During the last decade, a number of studies have documented age-related iron accumulation in rodents (Table 1). One of the earliest studies (by Massie et al. [20]) revealed age-related changes in iron content in young (1.5–7 months), middle-aged (21 months) and aged (30 months) male C57BL/6J mice. They showed that total iron concentrations were significantly elevated in the liver, heart, kidney and brain of aged animals. In further support of the finding of iron dyshomeostasis in aging, Sohal et al. [24] reported that there was an age-associated increase in non-heme iron levels in liver, kidney, brain and heart, which, however, is independent of the increases in redox-active iron determined using bleomycin-detectable iron assay. In addition, the observation in the same study that life-long 40% caloric restriction had no effect on iron levels in heart and brain and even exacerbated iron accumulation in liver and kidney does not support the hypothesis that labile iron plays an essential role underlying the age-associated increase in oxidative damage. On the contrary, a successful attempt to ameliorate age-related iron accumulation by life-long 40% caloric restriction was published by Cook and Yu [19] in 1998. The results of their study in male Fischer 344 rats showed a remarkable age-related increase in non-heme iron levels in liver, kidney and brain of animals fed ad libitum. Their finding that caloric restriction markedly mitigated iron accumulation in multiple tissue systems of aged animals as well as our recent study [17] suggests that caloric restriction beneficially modulates iron dyshomeostasis.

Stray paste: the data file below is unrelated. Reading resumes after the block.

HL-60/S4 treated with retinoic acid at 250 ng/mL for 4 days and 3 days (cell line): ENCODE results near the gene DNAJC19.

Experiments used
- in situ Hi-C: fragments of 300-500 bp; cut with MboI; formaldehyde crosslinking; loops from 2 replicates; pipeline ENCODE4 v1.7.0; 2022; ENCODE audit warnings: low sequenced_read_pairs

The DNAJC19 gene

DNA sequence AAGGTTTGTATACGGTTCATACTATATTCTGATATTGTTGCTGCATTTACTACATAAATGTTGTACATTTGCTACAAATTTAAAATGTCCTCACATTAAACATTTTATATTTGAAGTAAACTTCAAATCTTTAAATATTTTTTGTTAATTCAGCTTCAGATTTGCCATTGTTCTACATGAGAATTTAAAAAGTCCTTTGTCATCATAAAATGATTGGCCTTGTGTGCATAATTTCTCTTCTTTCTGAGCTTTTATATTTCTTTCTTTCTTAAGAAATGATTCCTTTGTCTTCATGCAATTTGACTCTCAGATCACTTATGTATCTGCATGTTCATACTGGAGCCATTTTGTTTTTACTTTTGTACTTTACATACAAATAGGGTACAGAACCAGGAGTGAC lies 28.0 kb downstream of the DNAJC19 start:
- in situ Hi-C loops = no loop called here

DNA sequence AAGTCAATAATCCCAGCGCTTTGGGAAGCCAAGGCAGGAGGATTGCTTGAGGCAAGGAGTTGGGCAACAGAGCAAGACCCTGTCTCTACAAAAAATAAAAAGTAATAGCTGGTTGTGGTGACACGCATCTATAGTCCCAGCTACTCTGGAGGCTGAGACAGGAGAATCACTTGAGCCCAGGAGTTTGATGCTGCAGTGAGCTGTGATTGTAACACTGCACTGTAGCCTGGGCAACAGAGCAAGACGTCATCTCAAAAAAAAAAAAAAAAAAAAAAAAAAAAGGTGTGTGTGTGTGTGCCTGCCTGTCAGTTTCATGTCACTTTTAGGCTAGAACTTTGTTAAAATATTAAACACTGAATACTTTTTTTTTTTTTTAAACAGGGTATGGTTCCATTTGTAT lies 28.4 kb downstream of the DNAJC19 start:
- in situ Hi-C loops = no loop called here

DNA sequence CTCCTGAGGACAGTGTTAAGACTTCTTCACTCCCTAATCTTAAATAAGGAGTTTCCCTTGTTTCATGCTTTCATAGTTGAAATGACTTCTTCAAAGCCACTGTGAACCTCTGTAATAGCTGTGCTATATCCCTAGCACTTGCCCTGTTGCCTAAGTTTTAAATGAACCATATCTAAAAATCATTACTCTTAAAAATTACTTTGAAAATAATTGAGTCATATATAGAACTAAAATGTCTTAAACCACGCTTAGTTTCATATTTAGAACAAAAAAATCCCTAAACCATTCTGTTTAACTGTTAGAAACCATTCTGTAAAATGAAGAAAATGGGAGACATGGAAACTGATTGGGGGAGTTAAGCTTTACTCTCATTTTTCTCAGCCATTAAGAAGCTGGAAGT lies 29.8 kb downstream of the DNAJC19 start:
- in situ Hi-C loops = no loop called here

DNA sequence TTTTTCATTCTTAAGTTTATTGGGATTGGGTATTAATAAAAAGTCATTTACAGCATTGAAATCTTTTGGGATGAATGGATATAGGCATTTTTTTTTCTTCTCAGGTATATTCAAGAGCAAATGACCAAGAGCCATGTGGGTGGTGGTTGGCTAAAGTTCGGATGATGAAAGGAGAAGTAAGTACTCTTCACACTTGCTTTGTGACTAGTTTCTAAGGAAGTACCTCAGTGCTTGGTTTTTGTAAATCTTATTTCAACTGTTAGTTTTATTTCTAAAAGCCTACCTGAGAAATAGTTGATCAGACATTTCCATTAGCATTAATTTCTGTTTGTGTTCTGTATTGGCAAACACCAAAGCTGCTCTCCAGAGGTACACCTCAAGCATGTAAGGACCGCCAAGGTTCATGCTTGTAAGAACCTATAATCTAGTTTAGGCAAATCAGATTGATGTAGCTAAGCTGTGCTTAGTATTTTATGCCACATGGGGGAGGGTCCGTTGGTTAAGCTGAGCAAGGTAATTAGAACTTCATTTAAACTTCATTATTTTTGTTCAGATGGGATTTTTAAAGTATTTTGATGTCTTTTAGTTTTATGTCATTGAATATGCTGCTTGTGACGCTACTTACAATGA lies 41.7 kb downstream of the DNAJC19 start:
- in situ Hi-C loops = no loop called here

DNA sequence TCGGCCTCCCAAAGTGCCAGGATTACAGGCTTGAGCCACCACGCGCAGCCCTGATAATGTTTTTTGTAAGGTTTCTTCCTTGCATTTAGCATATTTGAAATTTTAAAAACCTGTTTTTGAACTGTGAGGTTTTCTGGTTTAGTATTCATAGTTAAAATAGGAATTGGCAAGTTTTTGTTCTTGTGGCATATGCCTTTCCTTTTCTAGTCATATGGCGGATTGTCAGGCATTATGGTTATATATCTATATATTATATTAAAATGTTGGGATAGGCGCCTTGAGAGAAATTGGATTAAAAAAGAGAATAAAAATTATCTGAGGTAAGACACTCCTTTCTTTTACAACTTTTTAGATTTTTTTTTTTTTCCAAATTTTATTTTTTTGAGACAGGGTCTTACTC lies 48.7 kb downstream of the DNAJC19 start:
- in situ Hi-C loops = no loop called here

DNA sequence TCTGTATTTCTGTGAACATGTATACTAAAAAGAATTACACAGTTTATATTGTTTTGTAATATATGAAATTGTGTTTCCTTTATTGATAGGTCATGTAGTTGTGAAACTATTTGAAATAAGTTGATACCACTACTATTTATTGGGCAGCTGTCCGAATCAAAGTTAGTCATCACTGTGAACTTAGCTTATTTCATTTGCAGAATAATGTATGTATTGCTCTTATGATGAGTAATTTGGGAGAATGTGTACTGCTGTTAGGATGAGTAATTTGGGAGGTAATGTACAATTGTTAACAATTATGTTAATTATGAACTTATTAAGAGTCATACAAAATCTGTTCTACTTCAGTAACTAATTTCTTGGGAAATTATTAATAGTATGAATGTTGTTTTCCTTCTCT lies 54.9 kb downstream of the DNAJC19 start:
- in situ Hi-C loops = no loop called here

Since iron accumulation is widely accepted as a feature of the aging process particularly in post-mitotic tissues by emerging research in the intervening decade [1418,21,22,25], a substantial research effort has been directed at exploring potential iron chelation therapies. Recently, deferiprone and deferasirox emerged as promising orally active iron-sequestering agents [23,48,49]. Arvapalli et al. [21] reported that deferasirox, administrated at a dose of 100 mg/kg body weight on alternate days for 6 months, was effective in reducing total iron levels in the heart and liver as well as attenuating cardiomyocyte apoptosis in 27-month-old Fischer 344 x Brown Norway rats. However, limited information is provided in the same study to warrant that the use of chelator did not exacerbate the low serum ferritin usually observed in aged animals. A non-toxic iron chelator or potential treatment strategy that locally removes excess iron in particular tissues without affecting systemic iron utilization, storage and transport, may represent an ideal therapeutic intervention.